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After 6 weeks of "real usage," Mossberg stands by his initial verdict of the iPhone 4 - Page 4

post #121 of 145
Quote:
Originally Posted by ski1 View Post

Uhh, name one other phone that loses 24 db simply by touching one small spot with a fingertip. A small spot that is in a place many people naturally hold the phone.

Which other phones did Consumer Reports test for that phenomenon? Oh, none? That's exactly the point, how can you 'ding' one phone for something you didn't even test other phones for. However, the Samsung Galaxy S, which is demonstrated to lose signal from being touched by a single finger, in a spot where your index finger is likely to rest during a call, is a likely candidate. It's entirely possible that every phone has a "spot" that causes a big signal drop from a single finger touch, but Consumer Reports isn't actually trying to determine that, because, really, other than a handful of self-described geeks, no one cares about any other phones, so Consumer Reports wouldn't get any publicity for actually trying to find out.

Unfortunately, people seem so emotionally invested in the image they have of Consumer Reports, that any excuse will be made for them. Meanwhile, this is what intelligent consumers do (emphasis mine):

Quote:
Originally Posted by ggbrigette View Post

My boyfriend subscribes to Consumer Reports and treats their reviews like they are the Bible.

I don't usually agree with their reports so this can be the cause of many arguments when buying stuff (one of the latest ones was about which Energy Star washing machine to get)

I will, instead, go to as many review sites as I can to find out what people who bought the products actually say about them. A lot of times a product starts out great and then falls apart sooner than other brands.

Consumer Reports tests things, but do they use them long term in a real life situation? I don't think they do, so I would rather listen to a review from someone who has had the product and takes the time to submit a review without getting anything for it at all. When I was looking at washing machine reviews, people would come back and edit their initial review if the product broke or they had repair problems after owning for a while. ...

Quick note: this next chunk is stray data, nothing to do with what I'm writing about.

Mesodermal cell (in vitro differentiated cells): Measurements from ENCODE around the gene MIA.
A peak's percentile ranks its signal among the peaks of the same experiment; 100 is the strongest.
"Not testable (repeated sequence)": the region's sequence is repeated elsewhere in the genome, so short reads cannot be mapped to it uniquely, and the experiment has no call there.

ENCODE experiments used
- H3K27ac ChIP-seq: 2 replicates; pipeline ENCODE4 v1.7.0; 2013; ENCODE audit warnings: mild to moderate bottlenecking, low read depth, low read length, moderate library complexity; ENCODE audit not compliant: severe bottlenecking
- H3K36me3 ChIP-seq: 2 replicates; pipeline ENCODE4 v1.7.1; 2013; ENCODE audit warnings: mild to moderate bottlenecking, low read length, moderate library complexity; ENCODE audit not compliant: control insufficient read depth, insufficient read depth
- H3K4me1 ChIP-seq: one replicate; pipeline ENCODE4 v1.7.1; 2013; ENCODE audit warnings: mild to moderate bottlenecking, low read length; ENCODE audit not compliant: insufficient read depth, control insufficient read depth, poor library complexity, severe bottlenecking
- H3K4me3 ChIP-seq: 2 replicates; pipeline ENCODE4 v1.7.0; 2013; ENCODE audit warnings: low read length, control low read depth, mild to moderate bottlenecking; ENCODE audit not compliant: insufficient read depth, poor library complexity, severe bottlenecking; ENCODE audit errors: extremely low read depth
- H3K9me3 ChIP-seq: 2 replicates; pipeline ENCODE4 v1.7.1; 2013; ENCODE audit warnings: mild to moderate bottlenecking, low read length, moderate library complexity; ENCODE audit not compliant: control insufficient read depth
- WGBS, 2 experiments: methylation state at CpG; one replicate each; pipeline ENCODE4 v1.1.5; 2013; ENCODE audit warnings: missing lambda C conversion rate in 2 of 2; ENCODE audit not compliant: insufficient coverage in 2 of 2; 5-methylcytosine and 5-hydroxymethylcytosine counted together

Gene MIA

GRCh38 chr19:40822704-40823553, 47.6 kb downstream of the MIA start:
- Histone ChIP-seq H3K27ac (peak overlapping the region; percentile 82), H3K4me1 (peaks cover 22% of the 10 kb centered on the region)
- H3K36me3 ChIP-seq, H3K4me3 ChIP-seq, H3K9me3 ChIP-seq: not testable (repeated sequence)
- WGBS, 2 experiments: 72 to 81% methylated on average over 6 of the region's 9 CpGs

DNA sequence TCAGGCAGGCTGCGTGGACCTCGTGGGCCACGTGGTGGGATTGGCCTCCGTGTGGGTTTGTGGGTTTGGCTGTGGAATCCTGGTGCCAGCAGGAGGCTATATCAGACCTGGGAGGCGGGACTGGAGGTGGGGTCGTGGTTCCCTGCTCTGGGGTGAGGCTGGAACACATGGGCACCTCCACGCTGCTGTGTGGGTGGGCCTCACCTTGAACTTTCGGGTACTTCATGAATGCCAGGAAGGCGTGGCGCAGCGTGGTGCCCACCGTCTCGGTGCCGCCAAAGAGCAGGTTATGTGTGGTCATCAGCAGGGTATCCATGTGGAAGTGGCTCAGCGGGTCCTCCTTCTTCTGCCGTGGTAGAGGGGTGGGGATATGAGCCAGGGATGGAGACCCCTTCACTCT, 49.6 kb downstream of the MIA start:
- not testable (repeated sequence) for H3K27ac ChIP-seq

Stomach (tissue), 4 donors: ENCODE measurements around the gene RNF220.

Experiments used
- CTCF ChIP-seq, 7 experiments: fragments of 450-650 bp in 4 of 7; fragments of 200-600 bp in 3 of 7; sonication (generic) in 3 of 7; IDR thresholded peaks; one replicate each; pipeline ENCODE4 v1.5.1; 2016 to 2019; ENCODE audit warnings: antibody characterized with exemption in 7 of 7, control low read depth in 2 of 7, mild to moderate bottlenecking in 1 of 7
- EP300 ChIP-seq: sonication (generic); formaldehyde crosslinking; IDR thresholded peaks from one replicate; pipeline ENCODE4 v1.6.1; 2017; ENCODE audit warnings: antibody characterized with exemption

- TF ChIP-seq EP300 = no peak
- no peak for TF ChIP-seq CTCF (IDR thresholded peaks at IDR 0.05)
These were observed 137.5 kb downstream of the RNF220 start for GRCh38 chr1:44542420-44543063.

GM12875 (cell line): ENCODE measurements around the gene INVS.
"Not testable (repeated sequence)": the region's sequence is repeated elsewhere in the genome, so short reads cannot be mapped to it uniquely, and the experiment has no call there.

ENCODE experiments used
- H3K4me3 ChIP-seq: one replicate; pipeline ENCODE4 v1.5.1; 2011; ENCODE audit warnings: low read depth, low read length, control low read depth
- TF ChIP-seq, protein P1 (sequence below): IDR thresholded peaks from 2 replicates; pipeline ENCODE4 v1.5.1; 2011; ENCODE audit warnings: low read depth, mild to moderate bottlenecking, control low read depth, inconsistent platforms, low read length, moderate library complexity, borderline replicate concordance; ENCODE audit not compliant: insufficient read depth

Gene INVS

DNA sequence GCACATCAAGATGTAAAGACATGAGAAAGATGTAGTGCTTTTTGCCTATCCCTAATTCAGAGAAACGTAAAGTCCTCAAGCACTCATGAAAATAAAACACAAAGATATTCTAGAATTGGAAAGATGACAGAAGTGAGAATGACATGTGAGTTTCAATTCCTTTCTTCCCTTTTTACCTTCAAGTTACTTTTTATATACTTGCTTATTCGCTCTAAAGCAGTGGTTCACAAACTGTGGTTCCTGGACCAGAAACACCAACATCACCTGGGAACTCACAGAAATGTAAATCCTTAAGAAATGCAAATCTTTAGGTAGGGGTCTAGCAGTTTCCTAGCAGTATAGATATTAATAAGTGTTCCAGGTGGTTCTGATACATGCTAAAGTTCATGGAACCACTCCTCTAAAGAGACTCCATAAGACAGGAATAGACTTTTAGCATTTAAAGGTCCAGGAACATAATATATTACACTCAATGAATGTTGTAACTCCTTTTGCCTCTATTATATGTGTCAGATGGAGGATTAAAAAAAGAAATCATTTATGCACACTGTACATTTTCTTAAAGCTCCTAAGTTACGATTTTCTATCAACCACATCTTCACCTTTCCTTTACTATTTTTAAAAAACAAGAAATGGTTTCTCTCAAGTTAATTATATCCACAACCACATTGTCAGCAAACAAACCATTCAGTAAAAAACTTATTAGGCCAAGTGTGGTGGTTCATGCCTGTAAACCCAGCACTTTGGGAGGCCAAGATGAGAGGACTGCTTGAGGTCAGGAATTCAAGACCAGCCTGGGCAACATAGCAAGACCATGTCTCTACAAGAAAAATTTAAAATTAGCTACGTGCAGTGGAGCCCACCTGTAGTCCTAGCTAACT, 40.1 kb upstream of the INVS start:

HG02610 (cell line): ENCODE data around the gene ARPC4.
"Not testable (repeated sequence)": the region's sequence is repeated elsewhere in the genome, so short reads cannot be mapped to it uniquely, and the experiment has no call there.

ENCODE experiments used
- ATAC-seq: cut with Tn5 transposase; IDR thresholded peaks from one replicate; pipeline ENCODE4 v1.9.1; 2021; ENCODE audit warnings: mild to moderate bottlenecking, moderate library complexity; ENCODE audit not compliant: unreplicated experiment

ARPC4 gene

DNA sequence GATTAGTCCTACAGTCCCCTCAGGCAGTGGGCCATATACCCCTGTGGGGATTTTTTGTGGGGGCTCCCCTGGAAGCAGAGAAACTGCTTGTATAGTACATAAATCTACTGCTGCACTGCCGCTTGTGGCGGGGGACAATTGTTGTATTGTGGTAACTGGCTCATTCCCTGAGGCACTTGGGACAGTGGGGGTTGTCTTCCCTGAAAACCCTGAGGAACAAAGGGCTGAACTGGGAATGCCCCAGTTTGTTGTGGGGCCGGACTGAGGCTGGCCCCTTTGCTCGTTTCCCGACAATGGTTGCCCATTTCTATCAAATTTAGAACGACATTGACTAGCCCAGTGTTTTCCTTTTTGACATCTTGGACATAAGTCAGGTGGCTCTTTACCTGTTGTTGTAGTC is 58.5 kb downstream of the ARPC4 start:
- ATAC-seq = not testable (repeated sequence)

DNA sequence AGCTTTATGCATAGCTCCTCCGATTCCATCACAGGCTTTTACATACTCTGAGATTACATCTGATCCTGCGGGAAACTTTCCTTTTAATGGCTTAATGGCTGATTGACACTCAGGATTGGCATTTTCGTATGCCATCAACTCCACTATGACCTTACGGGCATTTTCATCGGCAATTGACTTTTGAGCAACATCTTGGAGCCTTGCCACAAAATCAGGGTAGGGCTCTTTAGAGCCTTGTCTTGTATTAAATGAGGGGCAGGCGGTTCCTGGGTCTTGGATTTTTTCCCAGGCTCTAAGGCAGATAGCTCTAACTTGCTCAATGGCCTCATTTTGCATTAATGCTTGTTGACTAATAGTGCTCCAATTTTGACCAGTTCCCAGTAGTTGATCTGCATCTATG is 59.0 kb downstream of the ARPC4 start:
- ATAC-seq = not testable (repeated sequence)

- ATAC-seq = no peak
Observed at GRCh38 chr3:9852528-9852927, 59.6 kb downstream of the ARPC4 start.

post #122 of 145
Quote:
Originally Posted by anonymouse View Post

Obviously, they weren't testing antennas on any phones, or they would have noticed this issue previously, on any number of phones. (Obviously, it isn't that hard to reproduce on most of them.) Obviously, they focused on this phone because grandstanding on the issue would garner them lots of publicity. Obviously, they did not behave professionally. Obviously, they aren't scientists.

The only counter argument that can even be attempted is essentially that Consumer Reports has never been an objective testing organization, so that throwing in an extra factor when they don't get the results they expect in their ratings is standard practice with them. Consumer Reports exists to promote and perpetuate itself, not to provide honest, objective reviews of products.

Do you behave like this in real life as well? I have no interest in continuing a debate with someone who acts like this.
post #123 of 145
Quote:
Originally Posted by dfiler View Post

Do you behave like this in real life as well? I have no interest in continuing a debate with someone who acts like this.

Actually, you have no interest in continuing a debate in which you know you are wrong but don't want to admit it. Consumer Reports simply is not a reliable reviewer of any product.
post #124 of 145
Quote:
Originally Posted by anonymouse View Post